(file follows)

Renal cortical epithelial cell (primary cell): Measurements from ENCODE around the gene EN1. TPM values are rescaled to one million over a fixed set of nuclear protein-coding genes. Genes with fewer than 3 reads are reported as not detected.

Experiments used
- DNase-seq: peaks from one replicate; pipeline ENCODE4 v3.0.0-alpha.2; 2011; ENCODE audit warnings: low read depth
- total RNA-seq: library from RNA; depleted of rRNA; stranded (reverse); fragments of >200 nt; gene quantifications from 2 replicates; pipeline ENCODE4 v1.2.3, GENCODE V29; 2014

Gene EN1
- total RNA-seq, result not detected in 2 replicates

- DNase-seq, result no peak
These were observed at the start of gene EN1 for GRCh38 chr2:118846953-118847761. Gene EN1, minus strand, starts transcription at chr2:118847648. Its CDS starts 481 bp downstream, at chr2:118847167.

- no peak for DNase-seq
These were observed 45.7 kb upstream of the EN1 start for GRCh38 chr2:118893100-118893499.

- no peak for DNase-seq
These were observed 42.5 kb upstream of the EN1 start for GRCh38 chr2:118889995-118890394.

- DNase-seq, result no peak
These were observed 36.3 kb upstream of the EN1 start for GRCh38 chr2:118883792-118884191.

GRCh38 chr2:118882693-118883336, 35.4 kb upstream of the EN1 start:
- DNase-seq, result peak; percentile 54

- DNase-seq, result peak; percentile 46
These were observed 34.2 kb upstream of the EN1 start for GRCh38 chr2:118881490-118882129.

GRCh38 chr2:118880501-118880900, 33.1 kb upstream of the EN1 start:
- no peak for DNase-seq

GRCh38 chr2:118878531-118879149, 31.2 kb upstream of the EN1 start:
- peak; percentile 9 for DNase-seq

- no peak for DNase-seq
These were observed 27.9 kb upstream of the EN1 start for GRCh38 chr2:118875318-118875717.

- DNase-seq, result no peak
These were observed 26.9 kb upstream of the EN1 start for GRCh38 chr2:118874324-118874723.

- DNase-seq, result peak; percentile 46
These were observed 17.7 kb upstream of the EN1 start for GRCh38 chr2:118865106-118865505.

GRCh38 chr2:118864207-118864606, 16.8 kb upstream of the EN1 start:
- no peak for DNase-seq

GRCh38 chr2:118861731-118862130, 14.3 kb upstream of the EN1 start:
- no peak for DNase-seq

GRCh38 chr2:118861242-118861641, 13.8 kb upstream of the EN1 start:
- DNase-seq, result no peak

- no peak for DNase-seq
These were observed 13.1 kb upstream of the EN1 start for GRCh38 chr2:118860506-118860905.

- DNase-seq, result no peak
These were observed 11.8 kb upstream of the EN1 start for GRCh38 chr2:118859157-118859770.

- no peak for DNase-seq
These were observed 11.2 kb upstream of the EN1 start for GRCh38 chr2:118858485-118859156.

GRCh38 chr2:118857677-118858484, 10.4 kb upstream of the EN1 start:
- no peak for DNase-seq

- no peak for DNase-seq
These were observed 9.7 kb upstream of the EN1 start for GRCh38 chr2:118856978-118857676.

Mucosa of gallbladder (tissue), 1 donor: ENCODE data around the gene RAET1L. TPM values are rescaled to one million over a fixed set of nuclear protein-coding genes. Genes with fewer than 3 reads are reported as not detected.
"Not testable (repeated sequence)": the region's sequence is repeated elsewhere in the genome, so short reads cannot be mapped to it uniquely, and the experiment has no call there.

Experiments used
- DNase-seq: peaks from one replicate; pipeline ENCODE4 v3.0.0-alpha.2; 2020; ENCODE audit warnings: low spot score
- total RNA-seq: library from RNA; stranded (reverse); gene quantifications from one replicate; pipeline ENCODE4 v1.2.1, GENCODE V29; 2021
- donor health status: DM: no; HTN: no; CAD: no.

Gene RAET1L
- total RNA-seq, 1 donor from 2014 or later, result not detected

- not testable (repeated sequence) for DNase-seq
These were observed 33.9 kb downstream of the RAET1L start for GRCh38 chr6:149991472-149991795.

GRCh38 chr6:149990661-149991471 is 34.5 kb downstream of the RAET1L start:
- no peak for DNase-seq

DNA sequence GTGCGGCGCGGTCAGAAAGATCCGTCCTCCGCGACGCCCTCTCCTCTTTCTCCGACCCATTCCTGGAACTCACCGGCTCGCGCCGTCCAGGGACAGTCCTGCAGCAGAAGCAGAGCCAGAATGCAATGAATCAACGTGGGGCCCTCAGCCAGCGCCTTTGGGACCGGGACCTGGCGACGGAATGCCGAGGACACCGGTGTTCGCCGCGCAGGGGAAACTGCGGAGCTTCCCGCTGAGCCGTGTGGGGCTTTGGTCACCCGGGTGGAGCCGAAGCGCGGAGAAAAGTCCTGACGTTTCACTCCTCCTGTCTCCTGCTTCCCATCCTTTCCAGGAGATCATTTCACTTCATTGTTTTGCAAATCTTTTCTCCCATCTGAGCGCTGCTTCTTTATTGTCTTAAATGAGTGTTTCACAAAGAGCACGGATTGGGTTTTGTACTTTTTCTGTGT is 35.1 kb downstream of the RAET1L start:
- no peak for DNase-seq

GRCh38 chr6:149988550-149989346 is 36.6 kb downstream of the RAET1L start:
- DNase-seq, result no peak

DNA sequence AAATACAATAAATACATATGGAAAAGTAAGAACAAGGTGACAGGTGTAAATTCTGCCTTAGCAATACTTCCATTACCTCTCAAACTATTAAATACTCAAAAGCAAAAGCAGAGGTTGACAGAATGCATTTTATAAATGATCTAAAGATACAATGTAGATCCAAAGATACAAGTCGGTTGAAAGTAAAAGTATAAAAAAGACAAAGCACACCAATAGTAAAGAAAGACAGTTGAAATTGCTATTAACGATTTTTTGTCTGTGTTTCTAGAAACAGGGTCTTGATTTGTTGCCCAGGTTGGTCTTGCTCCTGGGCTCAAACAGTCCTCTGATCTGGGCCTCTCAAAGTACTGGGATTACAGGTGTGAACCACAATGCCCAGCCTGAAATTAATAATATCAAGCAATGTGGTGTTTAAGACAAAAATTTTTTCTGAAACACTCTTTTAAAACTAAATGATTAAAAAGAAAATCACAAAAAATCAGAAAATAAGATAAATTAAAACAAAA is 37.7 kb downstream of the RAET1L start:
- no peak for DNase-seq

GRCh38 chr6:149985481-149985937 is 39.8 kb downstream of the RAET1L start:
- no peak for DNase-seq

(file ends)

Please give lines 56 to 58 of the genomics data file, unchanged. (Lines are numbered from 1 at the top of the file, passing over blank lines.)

- no peak for DNase-seq

DNA sequence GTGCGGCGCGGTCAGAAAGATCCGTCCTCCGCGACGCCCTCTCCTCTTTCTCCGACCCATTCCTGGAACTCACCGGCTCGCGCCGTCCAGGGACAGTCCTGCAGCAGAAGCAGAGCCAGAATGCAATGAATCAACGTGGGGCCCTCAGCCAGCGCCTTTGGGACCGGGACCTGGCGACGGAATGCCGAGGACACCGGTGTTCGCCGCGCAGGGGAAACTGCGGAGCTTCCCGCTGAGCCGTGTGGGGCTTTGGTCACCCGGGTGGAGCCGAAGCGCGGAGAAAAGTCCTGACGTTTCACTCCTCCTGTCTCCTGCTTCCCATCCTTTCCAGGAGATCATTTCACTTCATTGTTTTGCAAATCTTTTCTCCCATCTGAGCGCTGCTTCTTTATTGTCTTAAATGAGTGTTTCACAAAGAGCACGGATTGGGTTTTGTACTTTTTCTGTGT is 35.1 kb downstream of the RAET1L start:
- no peak for DNase-seq